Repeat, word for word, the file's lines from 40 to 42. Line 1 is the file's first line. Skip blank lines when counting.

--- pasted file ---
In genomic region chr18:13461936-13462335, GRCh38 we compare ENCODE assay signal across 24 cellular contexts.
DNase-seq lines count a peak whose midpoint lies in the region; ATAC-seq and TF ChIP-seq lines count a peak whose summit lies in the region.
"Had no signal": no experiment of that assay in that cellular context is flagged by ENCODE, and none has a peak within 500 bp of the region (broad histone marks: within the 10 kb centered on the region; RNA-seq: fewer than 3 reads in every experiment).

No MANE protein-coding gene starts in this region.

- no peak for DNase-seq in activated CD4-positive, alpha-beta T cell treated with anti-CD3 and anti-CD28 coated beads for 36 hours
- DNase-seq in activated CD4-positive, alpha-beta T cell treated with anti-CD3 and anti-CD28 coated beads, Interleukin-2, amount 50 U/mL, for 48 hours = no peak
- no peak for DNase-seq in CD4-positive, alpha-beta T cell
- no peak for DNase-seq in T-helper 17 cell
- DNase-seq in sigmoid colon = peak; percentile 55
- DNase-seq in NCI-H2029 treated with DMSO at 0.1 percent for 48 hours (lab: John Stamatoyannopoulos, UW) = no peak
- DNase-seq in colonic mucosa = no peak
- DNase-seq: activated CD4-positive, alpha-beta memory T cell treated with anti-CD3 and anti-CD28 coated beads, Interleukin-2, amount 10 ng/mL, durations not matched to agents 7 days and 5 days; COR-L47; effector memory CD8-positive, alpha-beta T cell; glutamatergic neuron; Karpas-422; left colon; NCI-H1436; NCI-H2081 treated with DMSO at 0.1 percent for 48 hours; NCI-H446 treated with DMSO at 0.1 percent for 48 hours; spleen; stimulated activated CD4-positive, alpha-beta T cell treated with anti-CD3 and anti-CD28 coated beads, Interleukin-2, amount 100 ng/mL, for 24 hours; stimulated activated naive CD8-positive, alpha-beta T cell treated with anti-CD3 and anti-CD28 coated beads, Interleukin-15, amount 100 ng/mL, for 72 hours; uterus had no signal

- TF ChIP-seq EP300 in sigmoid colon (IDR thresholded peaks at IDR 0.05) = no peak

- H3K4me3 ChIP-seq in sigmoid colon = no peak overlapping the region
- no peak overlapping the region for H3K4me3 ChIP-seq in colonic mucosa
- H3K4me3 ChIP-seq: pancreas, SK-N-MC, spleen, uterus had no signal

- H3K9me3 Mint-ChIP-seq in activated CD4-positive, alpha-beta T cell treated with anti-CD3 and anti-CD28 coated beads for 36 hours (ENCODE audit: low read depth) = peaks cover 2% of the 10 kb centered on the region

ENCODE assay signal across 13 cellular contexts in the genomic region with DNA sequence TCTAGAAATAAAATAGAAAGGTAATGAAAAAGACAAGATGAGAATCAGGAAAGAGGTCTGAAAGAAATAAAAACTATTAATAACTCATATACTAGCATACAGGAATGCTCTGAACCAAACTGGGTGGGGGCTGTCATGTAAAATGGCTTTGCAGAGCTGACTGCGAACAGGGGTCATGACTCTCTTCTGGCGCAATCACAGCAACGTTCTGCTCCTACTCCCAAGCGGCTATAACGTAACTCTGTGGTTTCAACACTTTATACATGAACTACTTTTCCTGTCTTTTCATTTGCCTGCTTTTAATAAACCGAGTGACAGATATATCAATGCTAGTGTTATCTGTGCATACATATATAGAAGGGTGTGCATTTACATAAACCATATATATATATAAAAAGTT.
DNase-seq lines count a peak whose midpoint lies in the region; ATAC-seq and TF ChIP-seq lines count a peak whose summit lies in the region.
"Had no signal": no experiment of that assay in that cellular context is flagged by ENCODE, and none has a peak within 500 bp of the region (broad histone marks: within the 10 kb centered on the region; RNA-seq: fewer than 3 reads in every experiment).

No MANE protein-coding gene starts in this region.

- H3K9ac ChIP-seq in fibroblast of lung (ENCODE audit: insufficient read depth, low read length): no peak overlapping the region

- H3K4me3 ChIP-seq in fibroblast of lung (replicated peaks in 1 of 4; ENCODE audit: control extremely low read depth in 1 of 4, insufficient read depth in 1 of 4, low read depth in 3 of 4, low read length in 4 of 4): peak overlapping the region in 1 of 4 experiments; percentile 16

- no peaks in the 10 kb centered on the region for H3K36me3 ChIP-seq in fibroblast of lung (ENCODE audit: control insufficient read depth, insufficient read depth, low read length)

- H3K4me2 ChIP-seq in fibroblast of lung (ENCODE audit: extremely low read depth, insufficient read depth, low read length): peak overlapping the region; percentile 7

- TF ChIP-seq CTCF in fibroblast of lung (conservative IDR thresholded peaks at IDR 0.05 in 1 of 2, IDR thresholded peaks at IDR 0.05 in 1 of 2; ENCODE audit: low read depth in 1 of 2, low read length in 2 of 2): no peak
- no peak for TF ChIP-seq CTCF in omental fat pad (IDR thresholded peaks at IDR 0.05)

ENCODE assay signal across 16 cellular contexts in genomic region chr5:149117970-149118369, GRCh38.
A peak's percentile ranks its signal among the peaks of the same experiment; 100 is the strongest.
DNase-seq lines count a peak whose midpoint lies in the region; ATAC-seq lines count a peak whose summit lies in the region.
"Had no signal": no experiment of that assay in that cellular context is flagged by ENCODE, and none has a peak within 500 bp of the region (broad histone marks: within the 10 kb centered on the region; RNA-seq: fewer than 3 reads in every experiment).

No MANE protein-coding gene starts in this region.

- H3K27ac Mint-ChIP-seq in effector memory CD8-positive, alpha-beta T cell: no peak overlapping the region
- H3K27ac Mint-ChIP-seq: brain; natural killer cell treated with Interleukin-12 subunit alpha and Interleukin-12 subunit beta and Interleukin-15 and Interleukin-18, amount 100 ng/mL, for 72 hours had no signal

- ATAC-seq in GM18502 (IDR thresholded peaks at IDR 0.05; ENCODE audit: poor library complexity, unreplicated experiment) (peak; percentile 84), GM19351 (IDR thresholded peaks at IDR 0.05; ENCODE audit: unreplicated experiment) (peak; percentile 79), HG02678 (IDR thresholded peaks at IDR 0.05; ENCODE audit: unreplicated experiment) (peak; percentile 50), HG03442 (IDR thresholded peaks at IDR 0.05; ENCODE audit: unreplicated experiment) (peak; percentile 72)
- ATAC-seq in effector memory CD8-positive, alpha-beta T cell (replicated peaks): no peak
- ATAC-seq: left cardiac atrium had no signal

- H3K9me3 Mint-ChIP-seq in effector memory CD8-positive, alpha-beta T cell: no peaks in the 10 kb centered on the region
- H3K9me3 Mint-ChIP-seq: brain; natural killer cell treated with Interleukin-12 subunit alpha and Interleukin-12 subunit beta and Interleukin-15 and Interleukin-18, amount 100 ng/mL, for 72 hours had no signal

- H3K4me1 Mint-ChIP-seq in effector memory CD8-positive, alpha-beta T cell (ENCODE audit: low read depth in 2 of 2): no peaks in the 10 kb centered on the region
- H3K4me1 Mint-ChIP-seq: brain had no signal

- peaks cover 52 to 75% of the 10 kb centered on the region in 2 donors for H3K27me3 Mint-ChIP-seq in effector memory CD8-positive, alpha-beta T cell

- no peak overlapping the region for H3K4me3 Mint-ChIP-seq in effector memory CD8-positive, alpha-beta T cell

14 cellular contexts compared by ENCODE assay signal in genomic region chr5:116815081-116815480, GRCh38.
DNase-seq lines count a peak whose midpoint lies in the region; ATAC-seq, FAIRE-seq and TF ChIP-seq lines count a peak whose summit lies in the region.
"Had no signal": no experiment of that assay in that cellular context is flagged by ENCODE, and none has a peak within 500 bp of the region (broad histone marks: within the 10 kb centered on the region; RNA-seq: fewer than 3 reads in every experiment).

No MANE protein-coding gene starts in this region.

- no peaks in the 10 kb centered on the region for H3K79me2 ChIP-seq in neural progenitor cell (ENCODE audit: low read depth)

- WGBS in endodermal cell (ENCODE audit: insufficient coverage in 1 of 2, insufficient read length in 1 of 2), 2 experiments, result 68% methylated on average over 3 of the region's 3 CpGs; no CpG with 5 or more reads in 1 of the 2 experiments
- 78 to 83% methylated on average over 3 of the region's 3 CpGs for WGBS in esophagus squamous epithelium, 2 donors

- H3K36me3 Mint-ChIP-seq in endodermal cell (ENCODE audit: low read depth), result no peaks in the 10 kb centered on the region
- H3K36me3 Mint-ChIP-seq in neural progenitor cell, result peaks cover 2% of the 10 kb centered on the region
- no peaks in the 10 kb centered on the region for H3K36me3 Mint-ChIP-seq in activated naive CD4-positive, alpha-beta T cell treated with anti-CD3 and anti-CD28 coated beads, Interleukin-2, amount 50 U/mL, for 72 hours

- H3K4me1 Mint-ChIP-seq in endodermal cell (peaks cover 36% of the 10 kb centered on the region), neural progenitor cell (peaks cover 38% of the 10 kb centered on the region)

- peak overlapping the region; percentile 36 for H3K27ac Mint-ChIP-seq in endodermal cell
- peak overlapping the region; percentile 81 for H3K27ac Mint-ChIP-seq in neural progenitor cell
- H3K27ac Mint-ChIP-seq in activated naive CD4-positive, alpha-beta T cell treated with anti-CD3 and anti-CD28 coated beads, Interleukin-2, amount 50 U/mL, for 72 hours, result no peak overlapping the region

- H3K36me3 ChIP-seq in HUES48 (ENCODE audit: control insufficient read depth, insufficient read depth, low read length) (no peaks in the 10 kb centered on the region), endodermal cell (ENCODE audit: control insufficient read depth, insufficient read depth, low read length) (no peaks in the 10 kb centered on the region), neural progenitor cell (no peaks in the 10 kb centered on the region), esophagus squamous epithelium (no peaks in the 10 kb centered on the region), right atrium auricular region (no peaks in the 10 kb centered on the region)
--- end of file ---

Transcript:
- H3K4me1 Mint-ChIP-seq in effector memory CD8-positive, alpha-beta T cell (ENCODE audit: low read depth in 2 of 2): no peaks in the 10 kb centered on the region
- H3K4me1 Mint-ChIP-seq: brain had no signal

- peaks cover 52 to 75% of the 10 kb centered on the region in 2 donors for H3K27me3 Mint-ChIP-seq in effector memory CD8-positive, alpha-beta T cell